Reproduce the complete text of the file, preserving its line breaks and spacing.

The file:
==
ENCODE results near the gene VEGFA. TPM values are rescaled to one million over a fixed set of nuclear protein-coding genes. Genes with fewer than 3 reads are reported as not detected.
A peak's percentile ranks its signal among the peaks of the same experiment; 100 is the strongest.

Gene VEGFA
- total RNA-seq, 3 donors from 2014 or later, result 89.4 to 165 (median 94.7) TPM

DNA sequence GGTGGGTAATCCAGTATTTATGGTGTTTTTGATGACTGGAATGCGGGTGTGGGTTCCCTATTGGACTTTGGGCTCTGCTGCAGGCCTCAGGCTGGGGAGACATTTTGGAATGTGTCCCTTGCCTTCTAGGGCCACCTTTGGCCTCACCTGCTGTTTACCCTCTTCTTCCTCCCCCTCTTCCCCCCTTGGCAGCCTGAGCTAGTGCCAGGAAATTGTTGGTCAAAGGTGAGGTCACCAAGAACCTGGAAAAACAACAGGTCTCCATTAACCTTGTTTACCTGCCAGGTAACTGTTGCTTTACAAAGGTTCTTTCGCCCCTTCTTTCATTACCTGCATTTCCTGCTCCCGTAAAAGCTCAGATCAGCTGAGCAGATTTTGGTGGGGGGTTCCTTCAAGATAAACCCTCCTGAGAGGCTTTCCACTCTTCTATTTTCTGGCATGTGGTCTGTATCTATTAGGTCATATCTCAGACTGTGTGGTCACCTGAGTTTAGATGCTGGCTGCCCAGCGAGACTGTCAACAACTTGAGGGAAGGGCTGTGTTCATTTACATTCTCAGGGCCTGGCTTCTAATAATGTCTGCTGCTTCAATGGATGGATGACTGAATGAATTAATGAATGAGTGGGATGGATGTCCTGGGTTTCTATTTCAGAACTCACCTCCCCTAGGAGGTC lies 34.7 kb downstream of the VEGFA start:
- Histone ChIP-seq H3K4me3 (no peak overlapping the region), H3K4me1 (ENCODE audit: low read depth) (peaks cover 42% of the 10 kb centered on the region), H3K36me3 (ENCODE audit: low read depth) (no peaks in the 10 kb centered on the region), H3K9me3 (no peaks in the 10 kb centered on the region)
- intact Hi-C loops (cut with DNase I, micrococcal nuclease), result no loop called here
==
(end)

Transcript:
ENCODE results near the gene VEGFA. TPM values are rescaled to one million over a fixed set of nuclear protein-coding genes. Genes with fewer than 3 reads are reported as not detected.
A peak's percentile ranks its signal among the peaks of the same experiment; 100 is the strongest.

Gene VEGFA
- total RNA-seq, 3 donors from 2014 or later, result 89.4 to 165 (median 94.7) TPM

DNA sequence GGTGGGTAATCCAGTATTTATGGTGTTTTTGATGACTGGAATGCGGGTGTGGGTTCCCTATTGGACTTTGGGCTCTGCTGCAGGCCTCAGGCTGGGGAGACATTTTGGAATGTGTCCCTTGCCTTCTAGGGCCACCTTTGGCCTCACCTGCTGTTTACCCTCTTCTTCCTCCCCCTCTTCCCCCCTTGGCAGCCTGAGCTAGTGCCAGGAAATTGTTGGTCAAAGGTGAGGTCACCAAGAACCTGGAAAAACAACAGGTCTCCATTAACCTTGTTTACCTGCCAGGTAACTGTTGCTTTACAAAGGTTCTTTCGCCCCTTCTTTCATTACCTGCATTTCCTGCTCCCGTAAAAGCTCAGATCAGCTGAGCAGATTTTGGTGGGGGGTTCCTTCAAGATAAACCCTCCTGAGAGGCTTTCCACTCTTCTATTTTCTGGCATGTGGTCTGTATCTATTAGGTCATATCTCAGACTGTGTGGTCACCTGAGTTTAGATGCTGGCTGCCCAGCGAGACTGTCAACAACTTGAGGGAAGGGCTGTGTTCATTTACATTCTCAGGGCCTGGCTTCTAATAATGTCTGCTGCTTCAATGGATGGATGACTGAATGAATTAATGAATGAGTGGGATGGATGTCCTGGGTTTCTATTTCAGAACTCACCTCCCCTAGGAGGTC lies 34.7 kb downstream of the VEGFA start:
- Histone ChIP-seq H3K4me3 (no peak overlapping the region), H3K4me1 (ENCODE audit: low read depth) (peaks cover 42% of the 10 kb centered on the region), H3K36me3 (ENCODE audit: low read depth) (no peaks in the 10 kb centered on the region), H3K9me3 (no peaks in the 10 kb centered on the region)
- intact Hi-C loops (cut with DNase I, micrococcal nuclease), result no loop called here